With just one day to go before Christmas, it's becoming clear that shoppers have won the annual game of chicken.
While retailers aren't exactly tumbling off a cliff, they've rolled out aggressive last-minute efforts to entice shoppers to their stores or websites. Consumers are responding to these promotions, which include not closing for days on end, discounts of 40 percent or 50 percent and free delivery as late as Monday.
Even with these inducements, though, shoppers are buying far more selectively than stores had hoped, and some say they will wait until after Christmas to score even bigger discounts.
"People just held back," said Jeff Feinberg, managing director with professional services firm Alvarez & Marsal. "They just didn't spend as much, so retailers really had to drop prices in order to spur it."
"I just waited until this weekend to [pay] what I thought was fair," said Andrea Vollf, an interior designer in Schaumburg, Ill. "Stores pretty much overprice everything to cover their overhead. ... I don't see the point of paying $100 for something that's maybe worth 10 or 20 bucks. I just wait for the sales."
Vollf didn't have as much company at the mall as she expected over the weekend. "I was kind of surprised," she said. "I didn't have to fight with people to get my presents."
RetailNext studied 450 stores nationwide and said traffic was down by about 7 percent Friday and Saturday.
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"Early indications show a miss on comparable sales in brick-and-mortar stores compared to last year," the in-store analytics firm said in a statement.
"It has been a promotional season," said Joseph Feldman, senior analyst at Telsey Advisory Group. "We still think comps will be up 2, 2.5 percent in aggregate … with total sales up in the 3 to 4 percent range."
Other analysts also predicted that same-store sales would inch up 2 percent to 3 percent across the retail sector, with aggressive discounters and value brands faring the best.
Shoppers in most income levels responded to a still-sluggish economy, Feinberg said, while the shorter holiday shopping season gave them less time to buy.
"There's still this overhang and people … hold their purse strings a little bit tighter," said Morningstar equity analyst Jaime Katz. Retailers responded by lowering prices, at least on selected items, she added.
In these final days, "it seems like it's escalating," she said. "To me, that would indicate holidays didn't turn out as fruitful as maybe they had originally hoped."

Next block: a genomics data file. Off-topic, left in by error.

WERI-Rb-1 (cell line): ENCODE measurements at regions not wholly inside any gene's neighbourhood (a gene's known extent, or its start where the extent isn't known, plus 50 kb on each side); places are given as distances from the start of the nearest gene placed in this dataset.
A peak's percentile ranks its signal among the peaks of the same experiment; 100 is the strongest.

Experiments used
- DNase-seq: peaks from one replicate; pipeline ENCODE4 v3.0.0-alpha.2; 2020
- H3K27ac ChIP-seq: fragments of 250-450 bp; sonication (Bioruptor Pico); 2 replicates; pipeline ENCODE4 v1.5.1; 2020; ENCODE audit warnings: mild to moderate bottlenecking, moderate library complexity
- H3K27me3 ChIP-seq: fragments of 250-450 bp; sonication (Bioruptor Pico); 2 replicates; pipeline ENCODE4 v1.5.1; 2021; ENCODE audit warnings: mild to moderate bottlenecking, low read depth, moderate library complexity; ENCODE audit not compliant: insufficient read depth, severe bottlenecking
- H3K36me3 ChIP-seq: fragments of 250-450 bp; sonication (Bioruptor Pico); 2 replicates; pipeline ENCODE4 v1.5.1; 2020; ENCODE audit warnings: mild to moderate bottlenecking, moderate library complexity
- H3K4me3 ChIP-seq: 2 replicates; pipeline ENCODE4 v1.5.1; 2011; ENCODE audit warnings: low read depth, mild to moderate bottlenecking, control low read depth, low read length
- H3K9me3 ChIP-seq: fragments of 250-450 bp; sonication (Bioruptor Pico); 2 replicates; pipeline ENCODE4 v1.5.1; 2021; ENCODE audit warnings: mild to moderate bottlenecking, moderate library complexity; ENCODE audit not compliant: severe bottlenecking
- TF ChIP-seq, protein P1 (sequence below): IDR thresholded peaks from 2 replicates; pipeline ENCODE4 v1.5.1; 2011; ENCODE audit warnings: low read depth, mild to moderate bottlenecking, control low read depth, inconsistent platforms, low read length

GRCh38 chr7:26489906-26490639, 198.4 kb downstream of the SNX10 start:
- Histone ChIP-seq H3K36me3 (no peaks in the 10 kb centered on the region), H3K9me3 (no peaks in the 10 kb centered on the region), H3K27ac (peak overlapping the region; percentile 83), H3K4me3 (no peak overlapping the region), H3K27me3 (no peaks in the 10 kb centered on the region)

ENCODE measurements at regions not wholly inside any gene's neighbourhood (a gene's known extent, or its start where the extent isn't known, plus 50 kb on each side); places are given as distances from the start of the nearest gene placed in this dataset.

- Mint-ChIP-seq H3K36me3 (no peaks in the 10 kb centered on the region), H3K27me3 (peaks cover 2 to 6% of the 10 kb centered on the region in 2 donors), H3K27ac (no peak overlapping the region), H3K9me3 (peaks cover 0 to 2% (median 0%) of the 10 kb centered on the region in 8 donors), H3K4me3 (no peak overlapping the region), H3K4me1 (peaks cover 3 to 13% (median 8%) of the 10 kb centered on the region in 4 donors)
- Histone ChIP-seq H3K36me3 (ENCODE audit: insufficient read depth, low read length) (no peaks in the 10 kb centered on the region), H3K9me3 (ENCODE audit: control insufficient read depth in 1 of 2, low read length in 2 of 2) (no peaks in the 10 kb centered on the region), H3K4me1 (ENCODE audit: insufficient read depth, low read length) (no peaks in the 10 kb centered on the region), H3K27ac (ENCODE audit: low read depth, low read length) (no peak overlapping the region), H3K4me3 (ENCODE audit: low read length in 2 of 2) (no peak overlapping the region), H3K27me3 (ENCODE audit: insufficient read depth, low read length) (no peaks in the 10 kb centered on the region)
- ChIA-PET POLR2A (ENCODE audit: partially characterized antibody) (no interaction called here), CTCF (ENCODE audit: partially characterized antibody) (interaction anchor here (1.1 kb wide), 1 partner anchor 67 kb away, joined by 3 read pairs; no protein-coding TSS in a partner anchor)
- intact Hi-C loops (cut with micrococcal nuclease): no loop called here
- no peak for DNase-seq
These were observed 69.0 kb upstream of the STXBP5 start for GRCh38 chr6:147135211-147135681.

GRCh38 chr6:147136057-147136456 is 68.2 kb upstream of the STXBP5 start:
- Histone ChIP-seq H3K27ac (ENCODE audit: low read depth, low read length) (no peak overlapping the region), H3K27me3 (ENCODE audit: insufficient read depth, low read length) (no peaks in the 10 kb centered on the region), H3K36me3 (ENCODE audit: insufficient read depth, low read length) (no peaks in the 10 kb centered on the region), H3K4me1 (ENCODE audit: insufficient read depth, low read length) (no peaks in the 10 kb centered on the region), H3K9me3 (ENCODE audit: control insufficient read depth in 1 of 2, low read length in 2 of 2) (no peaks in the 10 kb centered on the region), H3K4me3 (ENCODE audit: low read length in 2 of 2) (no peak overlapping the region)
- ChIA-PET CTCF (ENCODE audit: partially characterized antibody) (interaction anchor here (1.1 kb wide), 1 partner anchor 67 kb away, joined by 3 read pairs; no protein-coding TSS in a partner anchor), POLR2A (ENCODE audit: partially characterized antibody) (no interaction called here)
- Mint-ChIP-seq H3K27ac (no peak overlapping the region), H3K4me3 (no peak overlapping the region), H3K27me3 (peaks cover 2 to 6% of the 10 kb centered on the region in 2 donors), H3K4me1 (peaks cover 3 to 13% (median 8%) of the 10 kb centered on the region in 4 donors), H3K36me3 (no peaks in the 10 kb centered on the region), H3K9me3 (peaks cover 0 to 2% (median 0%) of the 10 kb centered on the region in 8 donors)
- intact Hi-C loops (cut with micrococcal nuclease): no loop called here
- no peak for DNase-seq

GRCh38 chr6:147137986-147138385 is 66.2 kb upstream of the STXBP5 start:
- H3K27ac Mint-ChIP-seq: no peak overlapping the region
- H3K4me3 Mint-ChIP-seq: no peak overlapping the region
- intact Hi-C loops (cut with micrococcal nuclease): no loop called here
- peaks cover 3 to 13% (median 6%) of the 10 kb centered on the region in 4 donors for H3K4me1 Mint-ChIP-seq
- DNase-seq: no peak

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In the crush of discounts, shoppers apparently still want more.
"When you ask consumers why they didn't get finished, the No. 1 reason was they were waiting for bigger discounts," said Britt Beemer, founder and chairman of America's Research Group. In a survey, nearly one quarter of last-minute shoppers said they were holding out for 60 percent or 70 percent discounts.
RetailNext said the shoppers who opened their wallets were spending more. Sales were up 3 percent to 4 percent, but whether that's enough to make up for fewer shoppers remains to be seen.
"I think people are willing to spend more this year; [I] think they just want to see lower prices," Katz said. "It's great for consumers, and it stinks for companies."
Vollf said she planned to continue her seasonal shopping after Christmas.
"I know they're going to be having a lot of 50 percent or 60 percent off. For the things that are not gifts or an emergency, I'm waiting until the 26th and I'm going to shop it," she said. "I might spend the same amount and get more items."
Mark LoCastro, spokesman for DealNews, said some people were giving gift cards as a kind of placeholder that recipients could use for post-Christmas bargain-hunting.
"Get a gift card and put it under the tree, which will force the recipient to shop the after-Christmas sales, which are way better than they are before Christmas," he said.
That's what Michelle Morton of Raleigh, N.C., decided to do.
Waiting until last weekend to shop paid off. She got an extra discount on an iPad mini for one of her kids—and she expects even better deals after the holiday.
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Rather than buy clothes for her teenagers, the 43-year-old professional organizer and life coach had what she called a "light bulb moment" and bought them gift cards from their favorite stores.
"After Christmas, all that stuff is going to be on sal, so they're going to be able to get more than if I buy it now," Morton said. "We need to do our shopping the day after Christmas."
Gift card users tend to spend more than the amount of the card, which is a boost for retailers.
"It helps, especially to get people back in the stores in the next week or two," Feldman said. "The week after Christmas is a big period."
While giving post-holiday gifts likely won't become the norm, it could certainly grow between close friends or relatives.
"Most kids probably understand you can get them placeholder smaller-ticket items," and deliver the goods after Christmas," Katz said. "The worst that happens is you wind up paying the same price as before Christmas."
Paul Zuk of Bayonne, N.J., doesn't consider Christmas Day an actual deadline.
"I actually plan to do a lot more shopping after Christmas," said Zuk, a 26-year-old computer programmer. He plans big-ticket presents for his sister and girlfriend but will wait until after the holiday because he expects better prices, he added.
"They got little things now, and I'm going to get better things after the holidays," he said. "It's still a present, no matter what day you give it to them."
—By Martha C. White, Special to CNBC